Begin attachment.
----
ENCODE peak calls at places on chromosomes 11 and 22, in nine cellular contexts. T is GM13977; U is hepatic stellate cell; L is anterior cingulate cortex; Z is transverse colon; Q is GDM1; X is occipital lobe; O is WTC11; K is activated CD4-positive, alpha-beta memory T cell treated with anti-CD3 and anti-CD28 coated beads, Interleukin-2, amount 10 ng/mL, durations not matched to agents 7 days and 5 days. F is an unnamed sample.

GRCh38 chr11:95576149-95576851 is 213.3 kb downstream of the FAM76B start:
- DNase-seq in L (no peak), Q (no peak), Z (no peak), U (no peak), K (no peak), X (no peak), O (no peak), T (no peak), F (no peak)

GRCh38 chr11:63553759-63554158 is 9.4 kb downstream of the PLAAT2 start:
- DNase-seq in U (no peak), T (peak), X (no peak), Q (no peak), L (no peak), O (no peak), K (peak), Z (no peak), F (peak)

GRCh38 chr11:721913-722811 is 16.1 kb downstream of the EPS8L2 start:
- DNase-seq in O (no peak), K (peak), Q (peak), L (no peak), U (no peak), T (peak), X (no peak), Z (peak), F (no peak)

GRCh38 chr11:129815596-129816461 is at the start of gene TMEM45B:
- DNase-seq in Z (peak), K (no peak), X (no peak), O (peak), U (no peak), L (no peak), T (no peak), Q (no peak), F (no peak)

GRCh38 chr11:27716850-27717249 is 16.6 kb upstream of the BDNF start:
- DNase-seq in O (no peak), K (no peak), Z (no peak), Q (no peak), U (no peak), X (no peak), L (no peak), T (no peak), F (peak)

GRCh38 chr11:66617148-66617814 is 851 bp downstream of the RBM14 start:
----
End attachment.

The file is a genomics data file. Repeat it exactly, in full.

ENCODE peak calls at places on chromosomes 11 and 22, in nine cellular contexts. T is GM13977; U is hepatic stellate cell; L is anterior cingulate cortex; Z is transverse colon; Q is GDM1; X is occipital lobe; O is WTC11; K is activated CD4-positive, alpha-beta memory T cell treated with anti-CD3 and anti-CD28 coated beads, Interleukin-2, amount 10 ng/mL, durations not matched to agents 7 days and 5 days. F is an unnamed sample.

GRCh38 chr11:95576149-95576851 is 213.3 kb downstream of the FAM76B start:
- DNase-seq in L (no peak), Q (no peak), Z (no peak), U (no peak), K (no peak), X (no peak), O (no peak), T (no peak), F (no peak)

GRCh38 chr11:63553759-63554158 is 9.4 kb downstream of the PLAAT2 start:
- DNase-seq in U (no peak), T (peak), X (no peak), Q (no peak), L (no peak), O (no peak), K (peak), Z (no peak), F (peak)

GRCh38 chr11:721913-722811 is 16.1 kb downstream of the EPS8L2 start:
- DNase-seq in O (no peak), K (peak), Q (peak), L (no peak), U (no peak), T (peak), X (no peak), Z (peak), F (no peak)

GRCh38 chr11:129815596-129816461 is at the start of gene TMEM45B:
- DNase-seq in Z (peak), K (no peak), X (no peak), O (peak), U (no peak), L (no peak), T (no peak), Q (no peak), F (no peak)

GRCh38 chr11:27716850-27717249 is 16.6 kb upstream of the BDNF start:
- DNase-seq in O (no peak), K (no peak), Z (no peak), Q (no peak), U (no peak), X (no peak), L (no peak), T (no peak), F (peak)

GRCh38 chr11:66617148-66617814 is 851 bp downstream of the RBM14 start: